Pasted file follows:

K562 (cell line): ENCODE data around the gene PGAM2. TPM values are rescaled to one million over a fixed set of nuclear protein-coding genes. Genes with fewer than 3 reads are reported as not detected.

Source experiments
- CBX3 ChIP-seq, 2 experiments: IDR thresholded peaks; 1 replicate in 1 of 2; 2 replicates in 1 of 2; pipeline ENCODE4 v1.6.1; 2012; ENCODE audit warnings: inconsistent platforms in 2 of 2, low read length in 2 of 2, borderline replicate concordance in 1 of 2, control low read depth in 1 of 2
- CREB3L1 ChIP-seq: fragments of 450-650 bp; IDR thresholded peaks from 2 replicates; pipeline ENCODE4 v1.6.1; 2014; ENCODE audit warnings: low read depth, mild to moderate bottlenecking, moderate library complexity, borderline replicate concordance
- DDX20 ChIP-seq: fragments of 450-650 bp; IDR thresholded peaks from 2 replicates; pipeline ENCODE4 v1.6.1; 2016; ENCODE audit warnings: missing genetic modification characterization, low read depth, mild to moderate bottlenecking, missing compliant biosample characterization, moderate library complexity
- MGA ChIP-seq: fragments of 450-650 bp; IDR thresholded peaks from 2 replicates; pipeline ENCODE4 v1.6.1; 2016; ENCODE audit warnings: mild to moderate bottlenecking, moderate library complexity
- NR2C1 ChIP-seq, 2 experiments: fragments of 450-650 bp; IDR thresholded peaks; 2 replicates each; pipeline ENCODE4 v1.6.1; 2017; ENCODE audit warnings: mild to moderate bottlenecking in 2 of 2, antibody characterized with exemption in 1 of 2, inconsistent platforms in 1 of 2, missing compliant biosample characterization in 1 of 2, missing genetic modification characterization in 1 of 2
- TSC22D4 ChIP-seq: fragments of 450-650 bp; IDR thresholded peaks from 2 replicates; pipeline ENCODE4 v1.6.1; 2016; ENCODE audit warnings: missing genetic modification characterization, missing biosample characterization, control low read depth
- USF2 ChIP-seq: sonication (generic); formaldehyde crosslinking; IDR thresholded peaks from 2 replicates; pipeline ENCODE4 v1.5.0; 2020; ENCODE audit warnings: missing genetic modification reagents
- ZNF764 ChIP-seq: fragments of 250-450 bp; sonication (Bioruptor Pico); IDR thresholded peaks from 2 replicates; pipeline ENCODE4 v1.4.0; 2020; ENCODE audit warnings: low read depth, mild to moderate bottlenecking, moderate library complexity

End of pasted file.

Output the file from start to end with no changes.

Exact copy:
K562 (cell line): ENCODE data around the gene PGAM2. TPM values are rescaled to one million over a fixed set of nuclear protein-coding genes. Genes with fewer than 3 reads are reported as not detected.

Source experiments
- CBX3 ChIP-seq, 2 experiments: IDR thresholded peaks; 1 replicate in 1 of 2; 2 replicates in 1 of 2; pipeline ENCODE4 v1.6.1; 2012; ENCODE audit warnings: inconsistent platforms in 2 of 2, low read length in 2 of 2, borderline replicate concordance in 1 of 2, control low read depth in 1 of 2
- CREB3L1 ChIP-seq: fragments of 450-650 bp; IDR thresholded peaks from 2 replicates; pipeline ENCODE4 v1.6.1; 2014; ENCODE audit warnings: low read depth, mild to moderate bottlenecking, moderate library complexity, borderline replicate concordance
- DDX20 ChIP-seq: fragments of 450-650 bp; IDR thresholded peaks from 2 replicates; pipeline ENCODE4 v1.6.1; 2016; ENCODE audit warnings: missing genetic modification characterization, low read depth, mild to moderate bottlenecking, missing compliant biosample characterization, moderate library complexity
- MGA ChIP-seq: fragments of 450-650 bp; IDR thresholded peaks from 2 replicates; pipeline ENCODE4 v1.6.1; 2016; ENCODE audit warnings: mild to moderate bottlenecking, moderate library complexity
- NR2C1 ChIP-seq, 2 experiments: fragments of 450-650 bp; IDR thresholded peaks; 2 replicates each; pipeline ENCODE4 v1.6.1; 2017; ENCODE audit warnings: mild to moderate bottlenecking in 2 of 2, antibody characterized with exemption in 1 of 2, inconsistent platforms in 1 of 2, missing compliant biosample characterization in 1 of 2, missing genetic modification characterization in 1 of 2
- TSC22D4 ChIP-seq: fragments of 450-650 bp; IDR thresholded peaks from 2 replicates; pipeline ENCODE4 v1.6.1; 2016; ENCODE audit warnings: missing genetic modification characterization, missing biosample characterization, control low read depth
- USF2 ChIP-seq: sonication (generic); formaldehyde crosslinking; IDR thresholded peaks from 2 replicates; pipeline ENCODE4 v1.5.0; 2020; ENCODE audit warnings: missing genetic modification reagents
- ZNF764 ChIP-seq: fragments of 250-450 bp; sonication (Bioruptor Pico); IDR thresholded peaks from 2 replicates; pipeline ENCODE4 v1.4.0; 2020; ENCODE audit warnings: low read depth, mild to moderate bottlenecking, moderate library complexity